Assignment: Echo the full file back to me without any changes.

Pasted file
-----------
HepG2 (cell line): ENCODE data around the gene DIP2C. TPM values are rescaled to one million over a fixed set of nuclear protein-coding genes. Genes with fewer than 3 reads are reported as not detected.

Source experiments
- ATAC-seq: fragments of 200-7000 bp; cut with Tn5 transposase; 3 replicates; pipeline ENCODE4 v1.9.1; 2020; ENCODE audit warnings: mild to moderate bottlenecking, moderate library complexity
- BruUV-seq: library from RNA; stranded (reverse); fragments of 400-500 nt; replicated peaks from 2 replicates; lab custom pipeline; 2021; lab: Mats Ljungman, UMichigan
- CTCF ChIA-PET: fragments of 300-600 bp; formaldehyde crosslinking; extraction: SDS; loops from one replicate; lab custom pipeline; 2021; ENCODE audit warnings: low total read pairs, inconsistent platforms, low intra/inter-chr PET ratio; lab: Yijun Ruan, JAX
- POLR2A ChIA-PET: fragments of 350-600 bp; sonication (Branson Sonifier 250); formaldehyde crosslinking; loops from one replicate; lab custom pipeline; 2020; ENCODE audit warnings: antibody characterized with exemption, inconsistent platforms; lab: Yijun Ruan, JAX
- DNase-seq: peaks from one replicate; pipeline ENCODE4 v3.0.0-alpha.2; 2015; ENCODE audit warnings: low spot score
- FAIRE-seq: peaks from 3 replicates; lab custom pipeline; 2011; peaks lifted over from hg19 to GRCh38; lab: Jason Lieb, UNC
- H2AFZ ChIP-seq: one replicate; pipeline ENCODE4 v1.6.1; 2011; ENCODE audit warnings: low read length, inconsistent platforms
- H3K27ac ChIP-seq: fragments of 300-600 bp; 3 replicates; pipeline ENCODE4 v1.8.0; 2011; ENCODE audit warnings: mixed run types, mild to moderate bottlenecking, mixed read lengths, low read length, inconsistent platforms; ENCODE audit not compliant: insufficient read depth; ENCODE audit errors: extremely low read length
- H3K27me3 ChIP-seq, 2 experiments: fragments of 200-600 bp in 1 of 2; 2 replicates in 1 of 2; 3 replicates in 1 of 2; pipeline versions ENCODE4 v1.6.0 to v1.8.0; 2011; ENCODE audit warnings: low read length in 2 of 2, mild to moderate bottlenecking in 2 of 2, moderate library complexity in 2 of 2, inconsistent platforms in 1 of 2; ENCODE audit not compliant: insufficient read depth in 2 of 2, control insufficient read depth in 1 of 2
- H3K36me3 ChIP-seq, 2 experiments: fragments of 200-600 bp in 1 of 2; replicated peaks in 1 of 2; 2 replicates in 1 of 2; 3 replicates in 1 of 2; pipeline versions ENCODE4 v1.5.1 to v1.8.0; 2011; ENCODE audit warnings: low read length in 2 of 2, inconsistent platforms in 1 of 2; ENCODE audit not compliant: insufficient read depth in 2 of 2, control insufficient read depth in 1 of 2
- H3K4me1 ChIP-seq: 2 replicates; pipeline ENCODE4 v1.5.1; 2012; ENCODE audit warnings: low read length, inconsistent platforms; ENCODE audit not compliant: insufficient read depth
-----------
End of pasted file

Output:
HepG2 (cell line): ENCODE data around the gene DIP2C. TPM values are rescaled to one million over a fixed set of nuclear protein-coding genes. Genes with fewer than 3 reads are reported as not detected.

Source experiments
- ATAC-seq: fragments of 200-7000 bp; cut with Tn5 transposase; 3 replicates; pipeline ENCODE4 v1.9.1; 2020; ENCODE audit warnings: mild to moderate bottlenecking, moderate library complexity
- BruUV-seq: library from RNA; stranded (reverse); fragments of 400-500 nt; replicated peaks from 2 replicates; lab custom pipeline; 2021; lab: Mats Ljungman, UMichigan
- CTCF ChIA-PET: fragments of 300-600 bp; formaldehyde crosslinking; extraction: SDS; loops from one replicate; lab custom pipeline; 2021; ENCODE audit warnings: low total read pairs, inconsistent platforms, low intra/inter-chr PET ratio; lab: Yijun Ruan, JAX
- POLR2A ChIA-PET: fragments of 350-600 bp; sonication (Branson Sonifier 250); formaldehyde crosslinking; loops from one replicate; lab custom pipeline; 2020; ENCODE audit warnings: antibody characterized with exemption, inconsistent platforms; lab: Yijun Ruan, JAX
- DNase-seq: peaks from one replicate; pipeline ENCODE4 v3.0.0-alpha.2; 2015; ENCODE audit warnings: low spot score
- FAIRE-seq: peaks from 3 replicates; lab custom pipeline; 2011; peaks lifted over from hg19 to GRCh38; lab: Jason Lieb, UNC
- H2AFZ ChIP-seq: one replicate; pipeline ENCODE4 v1.6.1; 2011; ENCODE audit warnings: low read length, inconsistent platforms
- H3K27ac ChIP-seq: fragments of 300-600 bp; 3 replicates; pipeline ENCODE4 v1.8.0; 2011; ENCODE audit warnings: mixed run types, mild to moderate bottlenecking, mixed read lengths, low read length, inconsistent platforms; ENCODE audit not compliant: insufficient read depth; ENCODE audit errors: extremely low read length
- H3K27me3 ChIP-seq, 2 experiments: fragments of 200-600 bp in 1 of 2; 2 replicates in 1 of 2; 3 replicates in 1 of 2; pipeline versions ENCODE4 v1.6.0 to v1.8.0; 2011; ENCODE audit warnings: low read length in 2 of 2, mild to moderate bottlenecking in 2 of 2, moderate library complexity in 2 of 2, inconsistent platforms in 1 of 2; ENCODE audit not compliant: insufficient read depth in 2 of 2, control insufficient read depth in 1 of 2
- H3K36me3 ChIP-seq, 2 experiments: fragments of 200-600 bp in 1 of 2; replicated peaks in 1 of 2; 2 replicates in 1 of 2; 3 replicates in 1 of 2; pipeline versions ENCODE4 v1.5.1 to v1.8.0; 2011; ENCODE audit warnings: low read length in 2 of 2, inconsistent platforms in 1 of 2; ENCODE audit not compliant: insufficient read depth in 2 of 2, control insufficient read depth in 1 of 2
- H3K4me1 ChIP-seq: 2 replicates; pipeline ENCODE4 v1.5.1; 2012; ENCODE audit warnings: low read length, inconsistent platforms; ENCODE audit not compliant: insufficient read depth